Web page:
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Thanks to an Email Request

By Lory | October 27, 2014

Original Article . . .

In 2010, when Apple first provided FaceTime to the world on the iPhone 4 one small company dedicated to bridging the communication gap for hearing people and the deaf and hard of hearing decided that they wanted that for their services.

CSDVRS, dubbed “Z” for short, was recently honored at this year’s Tampa Bay Business 100 awards ceremony. The event highlights the 100 largest private companies in Tampa Bay.

In his speech, CEO Sean Belanger detailed how he went about help from Apple for offering the video relay services (VRS) through Facetime. He was working with the program independently, but was struggling with how to merge the feature with the service.

“I sent an email to Steve Jobs, a very concise email about who I was, what I did and we needed help,” Belanger said. “In four days, I get a call from a guy who said ‘I’ve been told to help you, I don’t know why, I don’t know who you are, I work for Apple and I can’t tell you who told me to call you.’ ”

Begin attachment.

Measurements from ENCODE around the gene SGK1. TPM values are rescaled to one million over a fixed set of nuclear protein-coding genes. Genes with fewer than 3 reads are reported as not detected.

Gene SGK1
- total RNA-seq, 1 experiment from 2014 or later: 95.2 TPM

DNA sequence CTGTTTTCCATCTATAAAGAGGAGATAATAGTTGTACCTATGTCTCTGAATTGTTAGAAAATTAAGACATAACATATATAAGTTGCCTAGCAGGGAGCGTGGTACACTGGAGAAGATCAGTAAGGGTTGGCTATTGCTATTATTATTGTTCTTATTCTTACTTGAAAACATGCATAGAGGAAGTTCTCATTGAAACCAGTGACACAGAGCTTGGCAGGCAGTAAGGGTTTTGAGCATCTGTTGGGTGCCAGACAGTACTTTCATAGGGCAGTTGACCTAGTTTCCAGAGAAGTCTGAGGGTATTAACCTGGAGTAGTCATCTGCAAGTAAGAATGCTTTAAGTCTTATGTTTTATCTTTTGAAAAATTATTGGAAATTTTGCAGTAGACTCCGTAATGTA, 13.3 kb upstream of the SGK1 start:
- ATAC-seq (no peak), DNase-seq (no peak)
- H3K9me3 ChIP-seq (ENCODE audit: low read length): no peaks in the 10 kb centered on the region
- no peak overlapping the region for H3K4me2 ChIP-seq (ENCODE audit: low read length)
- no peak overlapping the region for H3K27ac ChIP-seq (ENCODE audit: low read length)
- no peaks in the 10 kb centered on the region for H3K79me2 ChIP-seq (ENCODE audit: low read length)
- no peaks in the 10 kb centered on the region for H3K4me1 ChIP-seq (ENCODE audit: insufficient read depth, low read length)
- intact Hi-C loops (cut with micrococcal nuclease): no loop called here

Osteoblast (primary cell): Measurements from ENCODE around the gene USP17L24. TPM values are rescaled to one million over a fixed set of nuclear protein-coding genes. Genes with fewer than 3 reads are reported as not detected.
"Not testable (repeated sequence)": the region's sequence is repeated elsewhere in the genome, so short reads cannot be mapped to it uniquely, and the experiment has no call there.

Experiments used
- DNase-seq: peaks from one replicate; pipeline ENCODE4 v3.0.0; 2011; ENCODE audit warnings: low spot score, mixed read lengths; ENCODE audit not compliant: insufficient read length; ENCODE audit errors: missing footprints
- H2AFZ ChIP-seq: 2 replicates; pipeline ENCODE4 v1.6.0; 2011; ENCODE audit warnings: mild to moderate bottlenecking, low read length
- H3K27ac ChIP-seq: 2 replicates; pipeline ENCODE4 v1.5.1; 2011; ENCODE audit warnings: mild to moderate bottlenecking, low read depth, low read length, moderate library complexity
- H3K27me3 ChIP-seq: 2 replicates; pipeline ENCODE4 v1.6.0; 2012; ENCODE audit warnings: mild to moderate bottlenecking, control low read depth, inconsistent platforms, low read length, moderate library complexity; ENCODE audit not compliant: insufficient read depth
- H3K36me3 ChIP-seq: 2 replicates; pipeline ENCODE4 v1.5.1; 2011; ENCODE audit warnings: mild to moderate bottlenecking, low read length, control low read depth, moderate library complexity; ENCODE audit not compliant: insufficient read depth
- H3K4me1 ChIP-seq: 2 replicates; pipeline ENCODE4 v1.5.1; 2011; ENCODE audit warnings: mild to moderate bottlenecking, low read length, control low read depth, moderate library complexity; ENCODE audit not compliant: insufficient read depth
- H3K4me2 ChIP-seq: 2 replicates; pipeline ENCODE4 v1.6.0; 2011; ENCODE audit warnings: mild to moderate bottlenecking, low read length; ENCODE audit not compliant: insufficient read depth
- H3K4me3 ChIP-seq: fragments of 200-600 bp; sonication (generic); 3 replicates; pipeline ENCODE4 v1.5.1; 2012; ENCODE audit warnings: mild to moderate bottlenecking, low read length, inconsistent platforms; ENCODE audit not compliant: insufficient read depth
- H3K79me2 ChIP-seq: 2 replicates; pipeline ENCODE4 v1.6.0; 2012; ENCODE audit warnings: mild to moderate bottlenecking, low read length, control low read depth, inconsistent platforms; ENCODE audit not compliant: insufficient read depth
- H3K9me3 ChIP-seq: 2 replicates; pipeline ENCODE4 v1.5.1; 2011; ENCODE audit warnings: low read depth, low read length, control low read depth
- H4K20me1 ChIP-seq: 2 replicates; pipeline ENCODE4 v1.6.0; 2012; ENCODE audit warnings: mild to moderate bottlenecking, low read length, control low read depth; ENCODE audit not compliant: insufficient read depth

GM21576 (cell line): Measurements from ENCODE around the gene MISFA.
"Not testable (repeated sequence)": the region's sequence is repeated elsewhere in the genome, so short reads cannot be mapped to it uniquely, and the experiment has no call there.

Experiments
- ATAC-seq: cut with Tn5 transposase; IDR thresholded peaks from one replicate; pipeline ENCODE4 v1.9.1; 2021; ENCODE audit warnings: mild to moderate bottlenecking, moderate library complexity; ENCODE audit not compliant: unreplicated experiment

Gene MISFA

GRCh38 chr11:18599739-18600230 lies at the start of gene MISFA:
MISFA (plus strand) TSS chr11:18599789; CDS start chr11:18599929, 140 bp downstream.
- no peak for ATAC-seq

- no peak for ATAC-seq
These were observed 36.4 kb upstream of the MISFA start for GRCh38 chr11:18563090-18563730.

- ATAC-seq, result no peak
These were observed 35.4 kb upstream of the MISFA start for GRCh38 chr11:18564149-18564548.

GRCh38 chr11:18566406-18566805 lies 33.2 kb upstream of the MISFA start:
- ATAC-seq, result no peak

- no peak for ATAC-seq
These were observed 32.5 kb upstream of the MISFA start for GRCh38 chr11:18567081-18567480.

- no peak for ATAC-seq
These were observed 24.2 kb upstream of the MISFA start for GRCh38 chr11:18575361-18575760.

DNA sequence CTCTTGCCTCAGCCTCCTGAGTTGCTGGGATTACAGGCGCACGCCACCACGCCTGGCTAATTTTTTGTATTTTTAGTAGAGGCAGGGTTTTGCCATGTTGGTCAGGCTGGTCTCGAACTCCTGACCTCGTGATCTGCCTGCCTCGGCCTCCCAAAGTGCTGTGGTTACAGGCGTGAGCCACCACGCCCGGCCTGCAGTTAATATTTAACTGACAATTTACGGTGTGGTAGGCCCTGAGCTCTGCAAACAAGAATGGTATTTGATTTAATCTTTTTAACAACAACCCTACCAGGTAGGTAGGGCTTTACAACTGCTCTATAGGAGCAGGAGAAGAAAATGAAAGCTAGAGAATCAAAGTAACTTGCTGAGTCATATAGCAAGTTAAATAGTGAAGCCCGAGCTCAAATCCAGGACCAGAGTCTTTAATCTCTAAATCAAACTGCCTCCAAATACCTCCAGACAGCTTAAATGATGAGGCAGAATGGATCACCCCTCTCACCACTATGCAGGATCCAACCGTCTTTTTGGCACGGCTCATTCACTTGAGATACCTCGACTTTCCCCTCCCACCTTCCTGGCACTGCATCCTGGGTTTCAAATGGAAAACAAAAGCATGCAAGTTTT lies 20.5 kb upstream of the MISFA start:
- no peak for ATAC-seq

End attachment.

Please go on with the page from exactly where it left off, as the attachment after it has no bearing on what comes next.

Shortly thereafter, Apple flew three engineers to the company’s headquarters and helped Z get VRS connected with Facetime so that, for the first time ever, a deaf person could communicate on a mobile phone call.

VRS is a service that connects deaf and hard of hearing persons with a hearing person using video calling. In 2010, video calls were not nearly as common as they are now. Many people did not even have that function on their smartphones. So, VRS would have a middleman, or a relay person, that would communicate with the hearing impaired person via video calling, and transmit the words through a regular phone to the recipient.

Facetime made that possible on mobile devices.

Now, video services like Facetime, Google video hangouts, and Skype are on every smartphone. Communication between the deaf and hard of hearing community and the hearing community is much better than ever before thanks to the work of software engineers who just wanted to bring the future to us.